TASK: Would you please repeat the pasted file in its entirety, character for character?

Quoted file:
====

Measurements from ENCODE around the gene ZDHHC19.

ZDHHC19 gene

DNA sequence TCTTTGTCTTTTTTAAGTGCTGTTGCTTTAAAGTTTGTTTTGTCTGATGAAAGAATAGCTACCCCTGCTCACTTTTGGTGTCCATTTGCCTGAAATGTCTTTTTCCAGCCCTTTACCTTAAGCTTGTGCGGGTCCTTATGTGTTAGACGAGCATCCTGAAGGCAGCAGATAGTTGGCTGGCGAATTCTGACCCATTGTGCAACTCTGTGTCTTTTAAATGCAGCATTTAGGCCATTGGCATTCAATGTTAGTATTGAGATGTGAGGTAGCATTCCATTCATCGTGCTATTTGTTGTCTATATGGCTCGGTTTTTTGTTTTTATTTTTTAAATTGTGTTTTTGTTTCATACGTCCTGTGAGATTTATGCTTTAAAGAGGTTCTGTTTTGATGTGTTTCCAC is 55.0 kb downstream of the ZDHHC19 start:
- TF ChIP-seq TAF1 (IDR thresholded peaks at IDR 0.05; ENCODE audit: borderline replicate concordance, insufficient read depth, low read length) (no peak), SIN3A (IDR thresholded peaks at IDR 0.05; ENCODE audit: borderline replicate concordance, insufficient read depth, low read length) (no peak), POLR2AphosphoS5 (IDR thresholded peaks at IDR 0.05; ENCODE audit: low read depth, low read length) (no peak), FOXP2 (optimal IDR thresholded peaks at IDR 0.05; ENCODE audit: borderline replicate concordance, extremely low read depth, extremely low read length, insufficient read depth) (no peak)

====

Measurements from ENCODE around the gene ZDHHC19.

ZDHHC19 gene

DNA sequence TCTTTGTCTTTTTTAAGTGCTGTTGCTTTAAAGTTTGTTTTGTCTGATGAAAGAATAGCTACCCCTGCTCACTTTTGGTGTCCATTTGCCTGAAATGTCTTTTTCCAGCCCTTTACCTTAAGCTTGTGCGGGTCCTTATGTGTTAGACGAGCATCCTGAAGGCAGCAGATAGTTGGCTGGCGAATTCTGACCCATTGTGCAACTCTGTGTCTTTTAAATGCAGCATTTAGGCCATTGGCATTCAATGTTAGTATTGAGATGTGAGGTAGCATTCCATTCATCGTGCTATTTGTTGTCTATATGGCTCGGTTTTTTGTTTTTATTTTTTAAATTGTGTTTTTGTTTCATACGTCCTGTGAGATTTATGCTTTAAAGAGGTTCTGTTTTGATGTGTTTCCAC is 55.0 kb downstream of the ZDHHC19 start:
- TF ChIP-seq TAF1 (IDR thresholded peaks at IDR 0.05; ENCODE audit: borderline replicate concordance, insufficient read depth, low read length) (no peak), SIN3A (IDR thresholded peaks at IDR 0.05; ENCODE audit: borderline replicate concordance, insufficient read depth, low read length) (no peak), POLR2AphosphoS5 (IDR thresholded peaks at IDR 0.05; ENCODE audit: low read depth, low read length) (no peak), FOXP2 (optimal IDR thresholded peaks at IDR 0.05; ENCODE audit: borderline replicate concordance, extremely low read depth, extremely low read length, insufficient read depth) (no peak)